- Connect with a personal injury specialist to start a claim or commence one independently.
How Long Do You Have To Claim?
The Limitation Act 1980 applies time limits to personal injury claims. With this in mind, there is a three-year period to commence a mountain bike activity personal injury claim normally. This period can start from:
- Either the date of the accident or injury itself
- Or the date that you first began to suffer symptoms.
In addition to this, there are some exceptions. If the injury happens to someone under the age of 18, the three-year period can commence from the date of their 18th birthday. Effectively giving them until age 21 to start a claim. Or an adult can start a claim on behalf of a minor or someone who lacks the mental capacity to represent themselves.
This role is that of a litigation friend. It can enable an adult or concerned party with the person’s best interests at heart to assume the duties of the case for them.
Claim calculation uses two types of damage called general and special. General damages require a medical report that shows how badly injured you are and then compares your injuries with those listed in a publication called the Judicial College Guidelines.
These amounts offer an estimate, not a guaranteed amount to acknowledge the pain and suffering or loss of amenity caused by the injury. Below is an excerpt from the JC Guidelines to show what may apply in a personal injury claims:
|Type of Injury||Severity and JC Guideline Award||Supporting Notes|
|Head||(c) Moderate Brain Damage (i) - £140,870 to 205,580||Damage to personality, intellect, sight, speech or senses|
|Head||(e) Minor Head or Brain Injury - £2,070 to £11,980||Takes into account length of recovery and any continuing symptoms|
|Neck||(a) Severe (ii) - £61,710 to £122,860||Cervical spine fractures causing permanent nerve damage and loss of function|
|Collarbone (Clavicle)||(e) Fracture of the Clavicle - £4,830 to|
|Depends on severity and extent of fracture, if temporary or permanent|
|Back||(b) Moderate (ii) - £11,730 to £26,050||Disturbance of ligaments and muscles that may exacerbate pre-existing conditions|
|Wrist||(b) Wrist Injuries - £22,990 to £36,770||Cases of permanent disability but some remaining useful movement|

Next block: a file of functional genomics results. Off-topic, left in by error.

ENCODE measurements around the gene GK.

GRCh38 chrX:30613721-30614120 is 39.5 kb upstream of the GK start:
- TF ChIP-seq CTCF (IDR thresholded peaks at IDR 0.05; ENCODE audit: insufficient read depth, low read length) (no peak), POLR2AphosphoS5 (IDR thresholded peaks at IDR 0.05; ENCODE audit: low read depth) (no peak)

|Pelvis||(b) Moderate (ii) - £11,820 to £24,950||Injuries sufficient enough to warrant hip replacement surgery|
|Knee||(b) Moderate (i) - £13,920 to £24,580||Dislocations, torn cartilage that leaves instability, wasting and worsens other conditions over the years|
|Ankle||(c) Moderate - £12,900 to £24,950||Ligament tears and fractures that cause walking or standing problems|
|Foot||(f) Moderate - £12,900 to £23,460||Metatarsal displaced fractures causing permanent symptoms and deformity.|
Special damages are the second amount that may apply. In order to claim for these, receipts, statements, and other documentation must show financial loss attached to the injuries. So, for example, you may be able to prove:
- Medical costs
- Physiotherapy or counselling sessions
- Loss of earnings
- Travel expenses to get to hospital or work
- Damage to your bike
Talk to our team for more help on this. Alternatively, you can use the compensation claims calculator we provide.
At Legal Expert, all our solicitors work under a No Win No Fee arrangement. They can assess mountain bike activity personal injury claims and possibly take yours up under a No Win No Fee agreement. Generally with a No Win No Fee service there are no up front fees, only a maximum 25% fee from the settlement if you win. Nothing is due to your solicitors if the case is unsuccessful.
Why not learn more about how No Win No Fee agreements could help you by:
- Speaking to our advisors right now on 0800 073 8804
- Contact us online
- Or use the ‘live support’ option below
Related Sports and Activities Claims
In conclusion, as well as mountain bike activity personal injury claims, we look at related topics in the helpful links below:
- What compensation you can claim for cycling without a bike helmet
- Bike safety tips from THINK!
- Highway Code rules for cyclists
We have lots more guides on personal injury claims which you can browse below:
- A guide to the claims process
- Climbing wall activity accident claims
- Claiming compensation for quad bike injuries
- Activity centre injuries – how to claim compensation
- How does the personal injury claim process work?
- Missing tile accident claims
- Success fees in personal injury cases
- How many claims go to court?
- Special damages in personal injury claims
- CCTV footage in personal injury cases
- Claiming compensation for injuries caused by faulty furniture
- How to claim against your employer
- Compensation tables for personal injury
- Try our personal injury claims calculator
- Multi-story car park accident claims
- The Pre-Action Protocols in personal injury
- How much compensation can you get for a personal injury claim?
Guide By Jefferies
Edited By Melissa.